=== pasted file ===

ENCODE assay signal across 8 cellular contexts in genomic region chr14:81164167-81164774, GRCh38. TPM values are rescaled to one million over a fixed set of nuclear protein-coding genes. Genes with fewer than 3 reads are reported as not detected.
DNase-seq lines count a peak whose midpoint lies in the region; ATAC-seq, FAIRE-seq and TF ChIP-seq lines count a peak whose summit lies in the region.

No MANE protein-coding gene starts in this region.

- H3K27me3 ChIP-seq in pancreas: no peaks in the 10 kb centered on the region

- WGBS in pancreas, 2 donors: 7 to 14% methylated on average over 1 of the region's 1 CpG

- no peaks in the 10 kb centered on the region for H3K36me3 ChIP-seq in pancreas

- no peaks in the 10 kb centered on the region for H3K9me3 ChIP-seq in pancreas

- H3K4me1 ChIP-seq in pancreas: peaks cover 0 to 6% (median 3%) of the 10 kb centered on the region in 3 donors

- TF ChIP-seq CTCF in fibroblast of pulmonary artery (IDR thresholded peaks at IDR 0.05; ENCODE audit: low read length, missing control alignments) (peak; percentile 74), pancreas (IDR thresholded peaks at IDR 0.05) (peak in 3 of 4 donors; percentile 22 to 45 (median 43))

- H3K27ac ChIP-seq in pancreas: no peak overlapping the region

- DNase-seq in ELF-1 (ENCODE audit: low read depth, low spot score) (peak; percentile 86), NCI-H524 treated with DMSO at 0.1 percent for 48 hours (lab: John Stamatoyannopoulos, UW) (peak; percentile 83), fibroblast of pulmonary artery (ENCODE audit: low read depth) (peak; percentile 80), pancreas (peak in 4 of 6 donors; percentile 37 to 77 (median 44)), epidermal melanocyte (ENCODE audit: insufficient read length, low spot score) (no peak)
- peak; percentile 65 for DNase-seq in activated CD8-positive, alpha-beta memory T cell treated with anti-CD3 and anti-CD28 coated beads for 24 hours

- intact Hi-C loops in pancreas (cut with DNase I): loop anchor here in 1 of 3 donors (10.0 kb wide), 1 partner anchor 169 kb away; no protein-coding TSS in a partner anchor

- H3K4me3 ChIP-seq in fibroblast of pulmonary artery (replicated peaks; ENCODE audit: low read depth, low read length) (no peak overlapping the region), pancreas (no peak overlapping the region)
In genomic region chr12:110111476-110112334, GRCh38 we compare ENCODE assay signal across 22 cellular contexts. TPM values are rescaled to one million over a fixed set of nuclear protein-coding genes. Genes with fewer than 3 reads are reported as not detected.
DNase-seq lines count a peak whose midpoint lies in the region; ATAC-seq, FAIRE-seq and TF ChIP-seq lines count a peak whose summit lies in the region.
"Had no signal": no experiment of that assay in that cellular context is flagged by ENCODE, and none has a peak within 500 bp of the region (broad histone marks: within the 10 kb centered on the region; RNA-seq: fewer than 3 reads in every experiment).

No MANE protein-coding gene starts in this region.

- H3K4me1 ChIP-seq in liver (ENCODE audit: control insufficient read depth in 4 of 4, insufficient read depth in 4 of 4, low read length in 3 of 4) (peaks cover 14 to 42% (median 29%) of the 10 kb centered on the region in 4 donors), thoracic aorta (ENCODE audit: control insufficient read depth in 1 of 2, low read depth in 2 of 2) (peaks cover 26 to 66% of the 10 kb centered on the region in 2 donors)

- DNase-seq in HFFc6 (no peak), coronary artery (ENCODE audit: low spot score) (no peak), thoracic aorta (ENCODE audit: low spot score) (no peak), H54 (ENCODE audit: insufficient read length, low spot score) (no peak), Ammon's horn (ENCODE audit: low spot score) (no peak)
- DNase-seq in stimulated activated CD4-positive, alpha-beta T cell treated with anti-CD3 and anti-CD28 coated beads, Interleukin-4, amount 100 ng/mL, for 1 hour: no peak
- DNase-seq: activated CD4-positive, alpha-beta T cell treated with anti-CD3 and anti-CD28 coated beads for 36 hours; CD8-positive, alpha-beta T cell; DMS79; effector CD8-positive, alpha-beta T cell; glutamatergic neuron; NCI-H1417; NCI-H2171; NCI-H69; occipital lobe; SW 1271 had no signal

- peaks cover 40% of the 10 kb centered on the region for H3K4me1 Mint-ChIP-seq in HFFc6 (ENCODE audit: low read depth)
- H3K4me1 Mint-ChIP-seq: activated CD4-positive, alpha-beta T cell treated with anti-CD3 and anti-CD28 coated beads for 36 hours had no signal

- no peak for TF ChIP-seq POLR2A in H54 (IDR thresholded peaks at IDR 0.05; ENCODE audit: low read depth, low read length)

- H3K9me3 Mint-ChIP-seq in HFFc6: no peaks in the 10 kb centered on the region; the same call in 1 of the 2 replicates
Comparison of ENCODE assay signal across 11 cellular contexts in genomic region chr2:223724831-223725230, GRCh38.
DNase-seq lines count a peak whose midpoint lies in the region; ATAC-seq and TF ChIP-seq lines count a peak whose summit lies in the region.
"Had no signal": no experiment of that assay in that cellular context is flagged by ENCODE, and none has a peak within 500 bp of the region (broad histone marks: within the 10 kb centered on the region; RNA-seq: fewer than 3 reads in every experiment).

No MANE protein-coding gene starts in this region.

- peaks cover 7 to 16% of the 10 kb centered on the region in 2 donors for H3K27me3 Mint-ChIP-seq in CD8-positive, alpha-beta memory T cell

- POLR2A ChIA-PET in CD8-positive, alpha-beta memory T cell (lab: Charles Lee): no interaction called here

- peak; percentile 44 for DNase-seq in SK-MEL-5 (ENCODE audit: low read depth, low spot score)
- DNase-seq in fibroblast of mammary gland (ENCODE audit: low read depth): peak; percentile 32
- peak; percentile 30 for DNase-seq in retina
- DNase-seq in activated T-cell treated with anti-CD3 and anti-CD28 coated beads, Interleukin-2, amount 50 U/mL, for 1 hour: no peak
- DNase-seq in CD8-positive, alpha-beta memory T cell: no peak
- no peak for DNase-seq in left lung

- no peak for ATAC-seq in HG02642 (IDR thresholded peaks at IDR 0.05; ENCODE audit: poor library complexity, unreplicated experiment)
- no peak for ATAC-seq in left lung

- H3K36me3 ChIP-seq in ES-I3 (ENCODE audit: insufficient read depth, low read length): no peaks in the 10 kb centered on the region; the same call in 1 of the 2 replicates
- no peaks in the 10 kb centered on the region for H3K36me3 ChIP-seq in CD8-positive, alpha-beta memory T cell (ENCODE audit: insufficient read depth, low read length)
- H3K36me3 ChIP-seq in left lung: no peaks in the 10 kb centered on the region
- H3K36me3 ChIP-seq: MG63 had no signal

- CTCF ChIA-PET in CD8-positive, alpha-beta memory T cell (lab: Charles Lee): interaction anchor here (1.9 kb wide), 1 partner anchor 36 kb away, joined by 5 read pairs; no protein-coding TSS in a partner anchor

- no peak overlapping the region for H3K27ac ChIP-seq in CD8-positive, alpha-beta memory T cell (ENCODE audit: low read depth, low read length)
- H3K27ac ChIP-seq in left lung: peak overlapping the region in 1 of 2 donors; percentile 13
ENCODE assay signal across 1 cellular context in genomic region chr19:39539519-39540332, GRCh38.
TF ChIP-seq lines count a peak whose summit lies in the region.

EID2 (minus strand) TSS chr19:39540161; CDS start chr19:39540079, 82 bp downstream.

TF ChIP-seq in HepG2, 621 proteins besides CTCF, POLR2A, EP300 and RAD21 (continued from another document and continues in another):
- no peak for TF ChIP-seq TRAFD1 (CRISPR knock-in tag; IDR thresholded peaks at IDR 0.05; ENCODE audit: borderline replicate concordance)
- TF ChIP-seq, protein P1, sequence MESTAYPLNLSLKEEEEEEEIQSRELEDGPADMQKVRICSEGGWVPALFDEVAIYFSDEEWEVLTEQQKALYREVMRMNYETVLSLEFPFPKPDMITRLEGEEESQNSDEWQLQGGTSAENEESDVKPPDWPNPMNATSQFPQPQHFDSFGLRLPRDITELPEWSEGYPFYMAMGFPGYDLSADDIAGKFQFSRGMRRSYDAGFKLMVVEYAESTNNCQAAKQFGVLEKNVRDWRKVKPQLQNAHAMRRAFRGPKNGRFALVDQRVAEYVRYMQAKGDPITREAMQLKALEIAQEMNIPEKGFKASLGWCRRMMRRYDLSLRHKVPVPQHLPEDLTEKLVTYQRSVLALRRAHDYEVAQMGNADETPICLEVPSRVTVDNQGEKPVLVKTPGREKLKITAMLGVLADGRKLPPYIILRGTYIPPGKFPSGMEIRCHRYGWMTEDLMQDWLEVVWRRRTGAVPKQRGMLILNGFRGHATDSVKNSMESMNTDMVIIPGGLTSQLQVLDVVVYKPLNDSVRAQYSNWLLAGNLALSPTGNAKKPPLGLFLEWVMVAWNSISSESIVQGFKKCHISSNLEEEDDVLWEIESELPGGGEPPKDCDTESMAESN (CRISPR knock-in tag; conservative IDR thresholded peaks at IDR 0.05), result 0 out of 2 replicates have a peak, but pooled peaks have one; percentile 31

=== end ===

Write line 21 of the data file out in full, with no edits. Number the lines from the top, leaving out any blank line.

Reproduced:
- DNase-seq in stimulated activated CD4-positive, alpha-beta T cell treated with anti-CD3 and anti-CD28 coated beads, Interleukin-4, amount 100 ng/mL, for 1 hour: no peak